Infotech and the Law: Now, why can't foreigners work on fed IT deals?

Richard Rector

The Homeland Security Department issued interim rules Dec. 4, 2003, that established its own acquisition regulation, known as HSAR. The rules supplement the Federal Acquisition Regulation and establish a uniform acquisition process for the entire agency, except the Transportation Security Administration.

For IT contractors, DHS' new rules are important because they establish several requirements beyond the FAR. The most important among them is a provision that precludes foreign nationals from working on certain DHS service contracts.

Specifically, HSAR 3037.110-70(a) requires that a restrictive clause, entitled "Qualifications of Contractor Employees" (HSAR 3052.237-70), be included in any solicitation or contract for services that requires contractor employees to have access to government facilities or sensitive information.

"Sensitive information" includes unclassified information that if lost, modified, misused or subjected to unauthorized access could adversely affect national interest, the conduct of federal programs or the privacy of individuals.

Although the clause is aimed at IT contractors with access to sensitive data, it can be construed to apply to an extraordinarily wide range of DHS service providers.

For example, the clause arguably would apply to a janitorial services contractor with access to a government facility. DHS security experts need to address this in the final rule.

The clause also requires that contractor employees must be either U.S. citizens or permanent resident aliens, regardless of whether they're working on the contract.

Thus, under the interim rule, a company that employs non-U.S. citizens or foreign nationals in any capacity or location -- which would include most large, multinational corporations -- can't meet the requirements. DHS also must clarify this in the final rule.

Even if the clause is revised, however, to apply only to contractor employees working on DHS contracts involving sensitive IT applications, it's still a significant departure from the FAR because it bans foreign nationals from working on such contracts.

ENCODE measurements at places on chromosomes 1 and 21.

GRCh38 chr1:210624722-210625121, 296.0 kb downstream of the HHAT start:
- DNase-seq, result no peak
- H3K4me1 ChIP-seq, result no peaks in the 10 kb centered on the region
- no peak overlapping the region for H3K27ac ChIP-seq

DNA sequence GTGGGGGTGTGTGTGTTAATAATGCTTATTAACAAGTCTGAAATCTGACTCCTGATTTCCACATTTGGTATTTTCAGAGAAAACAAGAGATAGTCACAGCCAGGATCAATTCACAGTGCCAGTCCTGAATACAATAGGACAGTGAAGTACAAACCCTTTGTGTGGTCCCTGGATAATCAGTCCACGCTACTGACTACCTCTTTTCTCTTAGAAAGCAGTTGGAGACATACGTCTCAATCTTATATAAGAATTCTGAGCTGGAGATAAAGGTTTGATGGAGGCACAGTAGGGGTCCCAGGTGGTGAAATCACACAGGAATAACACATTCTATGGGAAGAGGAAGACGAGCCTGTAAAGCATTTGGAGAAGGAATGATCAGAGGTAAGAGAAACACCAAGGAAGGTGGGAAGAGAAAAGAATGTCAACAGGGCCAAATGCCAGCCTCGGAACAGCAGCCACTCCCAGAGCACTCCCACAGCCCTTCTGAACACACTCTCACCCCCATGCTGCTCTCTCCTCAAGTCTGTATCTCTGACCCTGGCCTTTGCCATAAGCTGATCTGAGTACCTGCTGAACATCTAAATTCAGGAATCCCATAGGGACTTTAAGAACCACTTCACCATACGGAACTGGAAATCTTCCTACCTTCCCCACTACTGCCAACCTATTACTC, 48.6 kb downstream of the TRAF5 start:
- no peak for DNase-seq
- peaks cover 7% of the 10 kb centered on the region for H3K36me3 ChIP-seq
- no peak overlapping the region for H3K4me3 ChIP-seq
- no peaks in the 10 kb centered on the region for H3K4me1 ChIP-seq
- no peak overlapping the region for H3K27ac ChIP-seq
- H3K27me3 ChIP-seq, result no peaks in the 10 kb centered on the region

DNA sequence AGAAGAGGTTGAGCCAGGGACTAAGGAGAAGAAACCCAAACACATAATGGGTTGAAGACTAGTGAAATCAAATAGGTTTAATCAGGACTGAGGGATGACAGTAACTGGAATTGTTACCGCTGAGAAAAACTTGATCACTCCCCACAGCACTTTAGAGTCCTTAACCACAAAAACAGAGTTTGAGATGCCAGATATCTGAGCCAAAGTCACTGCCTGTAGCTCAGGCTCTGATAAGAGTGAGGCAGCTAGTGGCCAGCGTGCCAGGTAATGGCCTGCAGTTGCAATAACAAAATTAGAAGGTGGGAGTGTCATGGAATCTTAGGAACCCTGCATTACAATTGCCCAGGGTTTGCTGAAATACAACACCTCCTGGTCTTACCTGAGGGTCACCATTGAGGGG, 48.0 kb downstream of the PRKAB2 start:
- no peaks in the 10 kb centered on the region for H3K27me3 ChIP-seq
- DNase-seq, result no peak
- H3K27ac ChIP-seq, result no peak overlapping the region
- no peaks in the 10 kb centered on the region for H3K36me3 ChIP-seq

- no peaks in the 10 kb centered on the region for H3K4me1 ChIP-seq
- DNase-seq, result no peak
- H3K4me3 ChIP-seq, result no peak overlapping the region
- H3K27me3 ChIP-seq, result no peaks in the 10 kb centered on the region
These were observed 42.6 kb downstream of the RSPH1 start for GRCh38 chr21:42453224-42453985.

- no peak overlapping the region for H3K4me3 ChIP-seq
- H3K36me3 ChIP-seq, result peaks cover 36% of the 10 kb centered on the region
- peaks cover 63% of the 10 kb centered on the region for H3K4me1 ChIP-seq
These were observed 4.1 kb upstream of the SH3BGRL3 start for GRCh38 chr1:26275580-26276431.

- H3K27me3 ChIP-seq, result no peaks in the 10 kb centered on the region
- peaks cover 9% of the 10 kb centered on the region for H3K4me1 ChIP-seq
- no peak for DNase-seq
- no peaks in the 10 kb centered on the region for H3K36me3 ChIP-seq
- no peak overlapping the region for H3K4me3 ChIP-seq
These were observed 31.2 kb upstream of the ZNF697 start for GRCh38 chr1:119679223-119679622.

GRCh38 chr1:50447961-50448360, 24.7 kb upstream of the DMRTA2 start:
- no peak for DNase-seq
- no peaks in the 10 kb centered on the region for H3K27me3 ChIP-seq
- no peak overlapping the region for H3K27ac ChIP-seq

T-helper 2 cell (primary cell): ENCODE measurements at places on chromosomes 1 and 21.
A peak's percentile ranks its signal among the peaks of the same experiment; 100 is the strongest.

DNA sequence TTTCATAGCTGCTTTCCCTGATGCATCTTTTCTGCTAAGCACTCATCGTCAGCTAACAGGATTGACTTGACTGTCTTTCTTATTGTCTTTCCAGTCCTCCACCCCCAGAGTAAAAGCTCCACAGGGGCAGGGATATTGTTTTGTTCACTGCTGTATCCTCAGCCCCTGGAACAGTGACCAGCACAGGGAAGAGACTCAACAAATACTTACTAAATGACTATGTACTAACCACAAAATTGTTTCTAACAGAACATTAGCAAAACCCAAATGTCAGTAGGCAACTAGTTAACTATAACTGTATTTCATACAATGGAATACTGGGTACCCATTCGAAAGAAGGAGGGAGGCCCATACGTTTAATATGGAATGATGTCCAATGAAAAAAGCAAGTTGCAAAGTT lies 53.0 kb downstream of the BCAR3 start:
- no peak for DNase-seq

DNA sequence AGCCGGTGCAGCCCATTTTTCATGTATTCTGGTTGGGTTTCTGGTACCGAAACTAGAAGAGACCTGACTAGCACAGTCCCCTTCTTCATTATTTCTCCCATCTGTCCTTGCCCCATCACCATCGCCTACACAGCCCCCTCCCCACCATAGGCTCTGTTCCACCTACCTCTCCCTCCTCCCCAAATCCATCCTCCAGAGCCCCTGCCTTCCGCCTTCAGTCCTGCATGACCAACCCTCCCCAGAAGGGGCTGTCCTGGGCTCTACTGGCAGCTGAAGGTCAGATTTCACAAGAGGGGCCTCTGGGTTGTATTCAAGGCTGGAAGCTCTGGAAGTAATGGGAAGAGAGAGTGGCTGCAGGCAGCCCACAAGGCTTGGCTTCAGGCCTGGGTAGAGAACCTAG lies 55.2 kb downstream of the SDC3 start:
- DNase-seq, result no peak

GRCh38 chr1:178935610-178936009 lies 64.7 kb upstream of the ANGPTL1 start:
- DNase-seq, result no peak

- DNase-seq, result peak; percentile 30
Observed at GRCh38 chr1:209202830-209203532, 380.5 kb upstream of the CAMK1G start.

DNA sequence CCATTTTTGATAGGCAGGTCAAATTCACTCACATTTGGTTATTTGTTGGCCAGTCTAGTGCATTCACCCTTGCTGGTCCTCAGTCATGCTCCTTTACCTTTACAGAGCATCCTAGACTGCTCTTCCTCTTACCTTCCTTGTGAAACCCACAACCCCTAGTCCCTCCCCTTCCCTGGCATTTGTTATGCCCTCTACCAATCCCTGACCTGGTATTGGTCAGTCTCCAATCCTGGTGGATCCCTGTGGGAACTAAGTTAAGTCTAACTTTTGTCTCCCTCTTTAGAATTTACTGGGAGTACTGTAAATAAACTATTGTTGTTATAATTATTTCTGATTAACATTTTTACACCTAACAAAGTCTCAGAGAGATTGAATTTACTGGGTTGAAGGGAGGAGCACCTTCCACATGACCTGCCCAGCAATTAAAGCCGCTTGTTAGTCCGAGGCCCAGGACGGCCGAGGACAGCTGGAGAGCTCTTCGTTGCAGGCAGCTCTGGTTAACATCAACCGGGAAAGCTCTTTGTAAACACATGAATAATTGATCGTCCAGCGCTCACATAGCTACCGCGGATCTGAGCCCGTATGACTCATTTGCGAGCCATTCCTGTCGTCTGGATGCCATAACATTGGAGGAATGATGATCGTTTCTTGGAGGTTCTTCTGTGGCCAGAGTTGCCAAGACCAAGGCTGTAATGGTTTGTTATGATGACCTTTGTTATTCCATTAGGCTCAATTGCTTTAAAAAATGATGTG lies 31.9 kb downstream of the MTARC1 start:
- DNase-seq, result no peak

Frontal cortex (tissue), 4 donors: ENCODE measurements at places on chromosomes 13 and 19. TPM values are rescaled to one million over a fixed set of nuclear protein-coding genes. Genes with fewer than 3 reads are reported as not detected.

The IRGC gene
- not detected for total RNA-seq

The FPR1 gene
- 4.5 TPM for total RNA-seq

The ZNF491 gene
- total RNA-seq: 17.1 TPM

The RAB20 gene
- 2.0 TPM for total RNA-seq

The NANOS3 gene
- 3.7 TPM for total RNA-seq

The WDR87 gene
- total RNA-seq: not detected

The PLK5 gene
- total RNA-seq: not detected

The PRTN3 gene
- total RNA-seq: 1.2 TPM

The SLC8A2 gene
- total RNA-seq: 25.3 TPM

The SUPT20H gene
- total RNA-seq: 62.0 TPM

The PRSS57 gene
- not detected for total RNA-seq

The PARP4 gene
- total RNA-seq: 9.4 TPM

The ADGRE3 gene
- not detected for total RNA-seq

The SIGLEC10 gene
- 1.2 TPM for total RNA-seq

This could be a problem for IT contractors. Many companies hired foreign nationals over the past five years because of a shortage in the domestic IT work force. Congress increased the number of temporary visas for foreign nationals from 65,000 in 1997 to 195,000 in 2003. Although these visas have been scaled back to 65,000 for 2004, there are significant numbers of foreign nationals working in the IT industry.

Therefore, companies involved in DHS contracting for IT services will have to evaluate their work forces to ensure compliance with the new clause.

The departments of Justice and Treasury have adopted similar prohibitions on foreign nationals over the past few years.

In July 2001, the Justice Department established a policy that foreign nationals "shall not be authorized access to assist in the development, operation, management or maintenance of department IT systems" unless waived by the department's chief information officer.

The HSAR clause, unlike the Justice provision, does not expressly permit the agency to waive the ban on a case-by-case basis. Service contractors need to be aware of this significant restriction, and may wish to negotiate greater clarity and flexibility into the clause, before they enter into a contract with DHS. And DHS should consider adding such flexibility to its process.

Richard Rector is a partner in the Government Contracts Group of Piper Marbury Rudnick & Wolfe LLP in Washington. His e-mail address is

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